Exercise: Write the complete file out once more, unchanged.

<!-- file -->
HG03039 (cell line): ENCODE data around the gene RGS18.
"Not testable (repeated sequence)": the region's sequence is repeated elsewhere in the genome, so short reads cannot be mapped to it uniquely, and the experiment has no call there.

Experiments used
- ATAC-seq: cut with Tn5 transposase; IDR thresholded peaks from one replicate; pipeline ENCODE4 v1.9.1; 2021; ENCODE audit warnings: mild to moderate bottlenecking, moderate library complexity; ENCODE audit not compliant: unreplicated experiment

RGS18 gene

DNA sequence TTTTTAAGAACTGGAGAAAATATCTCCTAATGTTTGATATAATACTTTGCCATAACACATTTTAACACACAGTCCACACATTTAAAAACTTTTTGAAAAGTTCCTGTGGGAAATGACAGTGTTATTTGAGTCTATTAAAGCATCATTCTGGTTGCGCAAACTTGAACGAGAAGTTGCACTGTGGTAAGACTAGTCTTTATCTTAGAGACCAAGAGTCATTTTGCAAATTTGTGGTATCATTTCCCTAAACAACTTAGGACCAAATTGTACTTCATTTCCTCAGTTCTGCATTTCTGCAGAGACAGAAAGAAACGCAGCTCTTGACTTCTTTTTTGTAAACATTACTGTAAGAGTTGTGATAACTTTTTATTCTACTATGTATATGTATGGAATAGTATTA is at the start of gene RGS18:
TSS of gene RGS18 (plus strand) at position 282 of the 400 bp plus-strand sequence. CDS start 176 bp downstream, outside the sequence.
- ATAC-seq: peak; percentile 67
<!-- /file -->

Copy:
HG03039 (cell line): ENCODE data around the gene RGS18.
"Not testable (repeated sequence)": the region's sequence is repeated elsewhere in the genome, so short reads cannot be mapped to it uniquely, and the experiment has no call there.

Experiments used
- ATAC-seq: cut with Tn5 transposase; IDR thresholded peaks from one replicate; pipeline ENCODE4 v1.9.1; 2021; ENCODE audit warnings: mild to moderate bottlenecking, moderate library complexity; ENCODE audit not compliant: unreplicated experiment

RGS18 gene

DNA sequence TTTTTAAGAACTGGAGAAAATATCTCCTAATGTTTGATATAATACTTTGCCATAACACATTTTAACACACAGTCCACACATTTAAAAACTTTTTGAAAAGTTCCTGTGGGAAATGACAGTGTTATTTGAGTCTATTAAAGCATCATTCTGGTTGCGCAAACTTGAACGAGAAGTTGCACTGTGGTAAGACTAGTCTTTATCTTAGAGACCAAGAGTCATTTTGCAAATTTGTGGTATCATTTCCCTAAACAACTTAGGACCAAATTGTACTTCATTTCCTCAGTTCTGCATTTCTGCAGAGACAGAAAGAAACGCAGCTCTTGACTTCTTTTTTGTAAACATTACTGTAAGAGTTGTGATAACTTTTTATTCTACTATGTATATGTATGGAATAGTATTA is at the start of gene RGS18:
TSS of gene RGS18 (plus strand) at position 282 of the 400 bp plus-strand sequence. CDS start 176 bp downstream, outside the sequence.
- ATAC-seq: peak; percentile 67